Ah, the Moon. Young lovers, poets and sci-fi fans can’t get enough of it. And this month the Moon not only brings along some of her planetary friends for spectacular nighttime viewing, but we get a lunar eclipse as well, albeit a short, partial one for Florida.
May Planets: On the morning of May 3 through May 5, early birds can see the quarter Moon along with Jupiter and Saturn above the southeastern horizon. It starts to the right of Saturn on May 3 and by May 5 will be to the lower left of Jupiter, closer to the horizon. After the New Moon on May 11, the waxing crescent Moon swings by three planets at dusk: a “fingernail” Moon is just one-degree from Venus on May 12, Mercury on May 13, and Mars on May 15. Look to the west where the low light allows her planetary neighbors to shine. But our Moon doesn’t just highlight planets. On May 19, high above the southwestern horizon, the first quarter Moon isn’t far from Regulus in Leo. And on May 23, the waxing gibbous Moon is close to blue-white Spica in Virgo.
May 26 Supermoon and Lunar Eclipse: The full Moon in May is the closest of the year, which means it’s another Supermoon. The Flower Moon also brings a Total Lunar Eclipse on May 26 that will be visible for Western North America (California, Washington, Arizona and of course, Hawaii), the bottom tip of South America, the Pacific Ocean, New Zealand, Australia, and Southeast Asia. If you’re traveling out west, you can see the eclipse early in the morning before sunrise. While we won’t get to see a total eclipse, we will get to see the beginning of a partial eclipse starting at 5:45am. The Moon will be very close to the horizon here so get to the beach or another area that has a long view of west to southwest if you want to catch some of it. We won’t get much of this partial eclipse – barely an hour – before the Moon sets and the full effect happens out of sight – well, our sight at least.
Eta Aquarids Meteor Shower Peaks May 4-6: If you are looking for a meteor shower, the Eta Aquarids are due to peak May 5 but astronomers say you shouldn’t discount May 4 or May 6, either (Eta Aquarids actually runs April 19 through May 28). While most of the activity is in the Southern Hemisphere, Florida and other southern states can still see anywhere between 10 to 30 meteors an hour, making it about average (northernmost states don’t get as many). The Eta Aquarids come from dust particles left by Halley’s Comet which was first recorded by Chinese astronomers in 239 B.C. The quarter moon that is producing those camera worthy views of Jupiter and Saturn may block out some of the faintest meteors but with a little patience, there should be some great ones to catch. As it seems with all meteor showers, start checking an hour or two before dawn. Eta Aquarids originates from the constellation of Aquarius so look to the southeast but remember, they can appear anywhere in the sky.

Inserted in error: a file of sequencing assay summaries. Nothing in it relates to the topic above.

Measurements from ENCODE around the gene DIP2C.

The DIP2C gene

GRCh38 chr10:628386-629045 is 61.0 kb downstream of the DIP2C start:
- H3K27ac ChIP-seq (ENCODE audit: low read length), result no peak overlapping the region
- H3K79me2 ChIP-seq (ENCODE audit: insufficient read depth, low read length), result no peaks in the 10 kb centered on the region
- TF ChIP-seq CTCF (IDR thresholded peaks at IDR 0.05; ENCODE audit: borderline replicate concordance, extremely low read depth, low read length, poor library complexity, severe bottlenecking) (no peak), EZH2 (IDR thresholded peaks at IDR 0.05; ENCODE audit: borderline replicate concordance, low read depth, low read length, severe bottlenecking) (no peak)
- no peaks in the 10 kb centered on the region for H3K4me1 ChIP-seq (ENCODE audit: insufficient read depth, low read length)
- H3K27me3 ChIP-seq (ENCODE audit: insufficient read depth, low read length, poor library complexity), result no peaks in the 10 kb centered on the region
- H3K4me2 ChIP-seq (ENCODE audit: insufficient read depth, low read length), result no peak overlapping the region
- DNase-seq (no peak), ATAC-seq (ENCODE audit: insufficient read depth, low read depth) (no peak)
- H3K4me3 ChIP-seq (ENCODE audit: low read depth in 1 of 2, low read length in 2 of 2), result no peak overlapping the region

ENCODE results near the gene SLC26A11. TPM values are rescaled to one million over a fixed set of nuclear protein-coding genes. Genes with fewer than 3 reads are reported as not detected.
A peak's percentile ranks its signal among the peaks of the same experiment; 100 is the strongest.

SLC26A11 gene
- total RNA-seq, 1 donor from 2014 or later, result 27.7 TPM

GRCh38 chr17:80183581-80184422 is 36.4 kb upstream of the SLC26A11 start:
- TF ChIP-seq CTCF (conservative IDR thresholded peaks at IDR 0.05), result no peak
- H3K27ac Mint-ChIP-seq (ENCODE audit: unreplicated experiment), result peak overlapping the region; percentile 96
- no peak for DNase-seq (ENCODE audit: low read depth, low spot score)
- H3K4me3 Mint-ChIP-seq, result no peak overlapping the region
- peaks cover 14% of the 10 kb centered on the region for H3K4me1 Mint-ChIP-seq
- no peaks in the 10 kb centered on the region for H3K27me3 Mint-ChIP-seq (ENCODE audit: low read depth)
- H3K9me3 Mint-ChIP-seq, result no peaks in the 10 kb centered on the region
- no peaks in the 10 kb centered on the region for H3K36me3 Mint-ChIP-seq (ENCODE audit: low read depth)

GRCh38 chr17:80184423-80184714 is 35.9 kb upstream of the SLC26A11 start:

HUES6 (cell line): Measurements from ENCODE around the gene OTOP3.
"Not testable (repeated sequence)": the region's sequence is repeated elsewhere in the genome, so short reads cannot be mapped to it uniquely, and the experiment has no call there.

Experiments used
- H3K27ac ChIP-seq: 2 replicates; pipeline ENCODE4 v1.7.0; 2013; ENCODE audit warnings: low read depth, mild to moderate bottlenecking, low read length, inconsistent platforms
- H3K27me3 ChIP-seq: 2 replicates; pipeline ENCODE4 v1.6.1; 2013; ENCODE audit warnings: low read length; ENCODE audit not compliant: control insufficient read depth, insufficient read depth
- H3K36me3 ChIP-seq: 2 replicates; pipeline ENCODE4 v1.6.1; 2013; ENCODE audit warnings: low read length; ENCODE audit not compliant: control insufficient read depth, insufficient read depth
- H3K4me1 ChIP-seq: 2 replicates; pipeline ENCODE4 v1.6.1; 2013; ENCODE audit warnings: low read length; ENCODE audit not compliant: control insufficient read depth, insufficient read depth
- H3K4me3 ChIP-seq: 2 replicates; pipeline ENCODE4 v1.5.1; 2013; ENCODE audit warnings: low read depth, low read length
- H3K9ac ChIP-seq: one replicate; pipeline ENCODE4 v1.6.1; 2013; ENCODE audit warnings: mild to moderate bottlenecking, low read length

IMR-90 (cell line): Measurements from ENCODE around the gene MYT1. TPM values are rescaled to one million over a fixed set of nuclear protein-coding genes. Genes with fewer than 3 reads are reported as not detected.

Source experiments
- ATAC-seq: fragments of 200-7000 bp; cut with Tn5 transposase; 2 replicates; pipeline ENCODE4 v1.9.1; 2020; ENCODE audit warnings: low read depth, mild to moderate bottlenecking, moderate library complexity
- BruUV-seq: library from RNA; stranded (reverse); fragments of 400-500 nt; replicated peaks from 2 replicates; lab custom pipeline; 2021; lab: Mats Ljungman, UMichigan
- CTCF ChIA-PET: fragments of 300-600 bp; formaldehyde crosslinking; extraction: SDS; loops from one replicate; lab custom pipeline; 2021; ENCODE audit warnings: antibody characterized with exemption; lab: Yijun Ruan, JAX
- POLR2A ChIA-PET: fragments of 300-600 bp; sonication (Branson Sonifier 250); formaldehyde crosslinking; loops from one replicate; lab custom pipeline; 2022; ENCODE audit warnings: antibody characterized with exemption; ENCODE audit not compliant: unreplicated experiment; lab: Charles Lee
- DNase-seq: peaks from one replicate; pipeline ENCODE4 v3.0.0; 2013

Historical events: Charles Messier was at it again! In 1764 he made his first discovery of a deep-sky object and discovered the globular clusters M9 and M10. The first observation of Neptune was made in 1793 when Lalande mistook it for a star. Closer to home, Mercury astronaut Alan Shepard became the first American in space May 5, 1961.
So, to recap – and because I just can’t help myself – “May the Fourth” through May 6 be with you while viewing the Moon, Saturn, Jupiter, and meteors. Can’t get any more appropriate than that!